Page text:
F. W. Murnau

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Friedrich Wilhelm "F. W." Murnau (December 28, 1888 – March 11, 1931) was one of the most influential German film directors of the silent era, and a prominent figure in the expressionist movement in German cinema during the 1920s. Although some of Murnau's films have been lost, most still survive.


Early years

He was born as Friedrich Wilhelm Plumpe in Bielefeld, Province of Westphalia. He attended the University of Heidelberg and studied art history. He took the name "Murnau" from the town in Germany named Murnau am Staffelsee. Openly gay, he was said to be a towering, imposing man at 6 ft 9 in (2.06 m) tall[1] with an icy, imperious disposition and utterly obsessed with film.[2] He was a combat pilot during World War I and directed his first film Der Knabe in Blau ('The Boy in Blue') in 1919.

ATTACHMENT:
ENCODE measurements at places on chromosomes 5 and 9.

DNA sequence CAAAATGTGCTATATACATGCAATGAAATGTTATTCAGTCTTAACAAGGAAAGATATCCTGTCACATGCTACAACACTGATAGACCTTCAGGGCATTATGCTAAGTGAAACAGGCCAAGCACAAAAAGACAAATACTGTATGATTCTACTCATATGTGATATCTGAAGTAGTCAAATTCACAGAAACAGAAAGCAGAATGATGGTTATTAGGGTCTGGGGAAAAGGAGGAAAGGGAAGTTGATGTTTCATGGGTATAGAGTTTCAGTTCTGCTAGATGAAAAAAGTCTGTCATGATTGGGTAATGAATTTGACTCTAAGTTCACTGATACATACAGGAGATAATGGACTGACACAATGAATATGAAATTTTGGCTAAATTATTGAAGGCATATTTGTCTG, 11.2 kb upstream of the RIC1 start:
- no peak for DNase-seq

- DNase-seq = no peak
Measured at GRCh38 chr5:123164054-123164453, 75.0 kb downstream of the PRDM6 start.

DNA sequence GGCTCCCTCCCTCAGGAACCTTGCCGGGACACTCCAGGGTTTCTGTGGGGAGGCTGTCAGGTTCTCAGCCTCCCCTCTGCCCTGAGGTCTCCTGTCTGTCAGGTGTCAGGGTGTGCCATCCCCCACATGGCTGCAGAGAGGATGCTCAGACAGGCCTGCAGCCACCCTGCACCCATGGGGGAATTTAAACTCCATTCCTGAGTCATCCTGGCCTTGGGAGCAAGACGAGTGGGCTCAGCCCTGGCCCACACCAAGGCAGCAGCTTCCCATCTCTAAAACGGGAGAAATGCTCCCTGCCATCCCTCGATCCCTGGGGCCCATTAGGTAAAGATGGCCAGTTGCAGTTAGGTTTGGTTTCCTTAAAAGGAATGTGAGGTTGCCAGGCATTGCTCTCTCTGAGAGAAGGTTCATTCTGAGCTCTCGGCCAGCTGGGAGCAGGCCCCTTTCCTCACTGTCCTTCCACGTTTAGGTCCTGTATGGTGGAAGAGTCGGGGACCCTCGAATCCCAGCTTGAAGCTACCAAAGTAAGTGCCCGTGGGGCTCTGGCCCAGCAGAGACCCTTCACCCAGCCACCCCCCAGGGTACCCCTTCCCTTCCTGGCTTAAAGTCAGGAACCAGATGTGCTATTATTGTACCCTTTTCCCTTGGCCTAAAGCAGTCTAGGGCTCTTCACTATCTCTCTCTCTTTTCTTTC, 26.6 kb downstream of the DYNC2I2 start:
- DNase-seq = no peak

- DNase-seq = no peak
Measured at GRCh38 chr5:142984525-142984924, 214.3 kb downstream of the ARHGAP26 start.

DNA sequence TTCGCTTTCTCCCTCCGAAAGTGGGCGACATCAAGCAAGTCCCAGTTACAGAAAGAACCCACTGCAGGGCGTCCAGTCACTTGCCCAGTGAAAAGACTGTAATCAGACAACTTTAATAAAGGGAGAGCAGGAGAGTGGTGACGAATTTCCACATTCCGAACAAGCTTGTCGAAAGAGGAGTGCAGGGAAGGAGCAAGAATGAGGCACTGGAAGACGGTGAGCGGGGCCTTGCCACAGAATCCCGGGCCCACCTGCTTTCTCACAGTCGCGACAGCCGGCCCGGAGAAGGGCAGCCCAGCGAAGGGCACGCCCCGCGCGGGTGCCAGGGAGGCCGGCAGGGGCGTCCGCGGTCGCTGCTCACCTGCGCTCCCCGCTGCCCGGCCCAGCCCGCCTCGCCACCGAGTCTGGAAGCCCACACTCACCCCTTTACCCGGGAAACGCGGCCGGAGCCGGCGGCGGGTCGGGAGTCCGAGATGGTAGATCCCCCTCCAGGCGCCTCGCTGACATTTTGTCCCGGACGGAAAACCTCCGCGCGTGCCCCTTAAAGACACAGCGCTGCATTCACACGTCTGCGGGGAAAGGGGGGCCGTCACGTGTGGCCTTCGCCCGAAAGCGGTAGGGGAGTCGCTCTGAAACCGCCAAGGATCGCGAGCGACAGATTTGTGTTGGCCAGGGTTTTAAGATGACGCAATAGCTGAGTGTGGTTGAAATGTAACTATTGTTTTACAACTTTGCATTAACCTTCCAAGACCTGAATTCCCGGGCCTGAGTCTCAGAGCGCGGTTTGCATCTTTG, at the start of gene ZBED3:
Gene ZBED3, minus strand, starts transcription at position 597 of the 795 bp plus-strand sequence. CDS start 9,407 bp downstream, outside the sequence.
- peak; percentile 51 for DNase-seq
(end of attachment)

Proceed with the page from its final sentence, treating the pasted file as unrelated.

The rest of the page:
German films

Murnau's most famous film is Nosferatu, a 1922 adaptation of Bram Stoker's Dracula for which Stoker's widow sued for copyright infringement. Murnau lost the lawsuit and all prints of the film were ordered to be destroyed, but bootleg prints survived. The vampire, played by German stage actor Max Schreck, resembled a rat which was known to carry the plague. The origins of the word are from Stoker's novel, where it is used by the Romanian townsfolk to refer to Count Dracula and presumably, other undead.

Nearly as important as Nosferatu in Murnau's filmography was The Last Laugh ("Der Letzte Mann", German "The Last Man") (1924), written by Carl Mayer (a very prominent figure of the Kammerspiel film movement) and starring Emil Jannings. The film introduced the subjective point of view camera, where the camera "sees" from the eyes of a character and uses visual style to convey a character's psychological state. It also anticipated the cinéma vérité movement in its subject matter. The film also utilized the "Unchained Camera Technique", a mix of tracking shots, pans, tilts, and zooms. Also, unlike the majority of Murnau's other works, The Last Laugh is technically considered a Kammerspiel film rather than expressionist. Unlike expressionist films, Kammerspiel films are categorized by their chamber play influence, involving a lack of intricate set designs and story lines / themes regarding social injustice towards the working classes.

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